Tooth-health hazards to avoid to protect health of teeth

woman flossing teeth

It is a sad reality that one of the body parts that are taken quite often for granted are teeth. Teeth are relied on from upon waking and throughout the day for various critical functions. It is only when there is pain or discomfort experienced in the mouth that many pay attention to their dental health, wondering if it is time for a visit to a Dentist in Southgate.

Dental authorities the world over, including the NHS recommend the importance of scheduled dental check-ups to maintain a healthy functioning mouth. To prevent oral health complications from arising, one needs a qualified dental practitioner to detect signs of potential problems and implement measures to prevent them from developing. Despite most following the general advice of the importance of early detection and prevention, a small percentage of 31 percent of people in the UK see a dental practitioner only if they need to.

Many common dental problems can be avoided by refraining from tooth-endangering behaviours. With a little more thought and care about how one looks after one’s teeth, one can avoid painful accidents.

Everyday behaviours to avoid to protect teeth


Using teeth as opening tools

People do this without really thinking about the damaging effects of using their teeth to rip open plastic bags or bottle tops on the enamel. The tips of teeth are vulnerable to chipping and cracking when used on certain hard substances like glass and metal.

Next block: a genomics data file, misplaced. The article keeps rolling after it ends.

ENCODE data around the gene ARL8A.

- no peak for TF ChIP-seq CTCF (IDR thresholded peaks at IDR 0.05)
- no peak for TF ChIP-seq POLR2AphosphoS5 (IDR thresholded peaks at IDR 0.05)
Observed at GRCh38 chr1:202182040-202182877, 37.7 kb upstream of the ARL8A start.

Excessive consumption of acidic foods

Another less thought of behaviour is the impact of the types of foods one consumes, especially if they are overly acidic. People generally are aware of the dangers of too much sugar but are less aware of the fact that acidic foods, too, can wreak havoc on enamel. Acid levels weaken enamel, making this outer layer of teeth vulnerable to bacteria, plaque and tartar with the result of cavities forming and ultimately causing tooth decay.

Even certain healthy foods can pose a risk to dental health, like fruit juices with high sugar content. If one has to consume these foods, sipping through a straw reduces exposure to enamel and thus offers a limited form of protection.

Undue force when brushing or flossing

partners brushing their teeth

In their efforts to attempt a scrupulous clean, one may exert more pressure than is necessary in one’s daily oral regimen. Improper brushing techniques and using the wrong type of toothbrush can wear away enamel. It is always best to check with a dental professional on which products are most suitable and which dental cleaning techniques are most effective.

Teeth grinding

Patients are very often not aware that they grind or clench their teeth (which can happen while they sleep or are in a stressful situation) and are surprised when a dentist sees evidence of this. A dentist can suggest wearing a dental instrument like a mouth guard to protect from enamel erosion.

Keeping up-to-date with one’s dental health is easy when visiting dental practitioners experienced in a diverse array of treatments and services.

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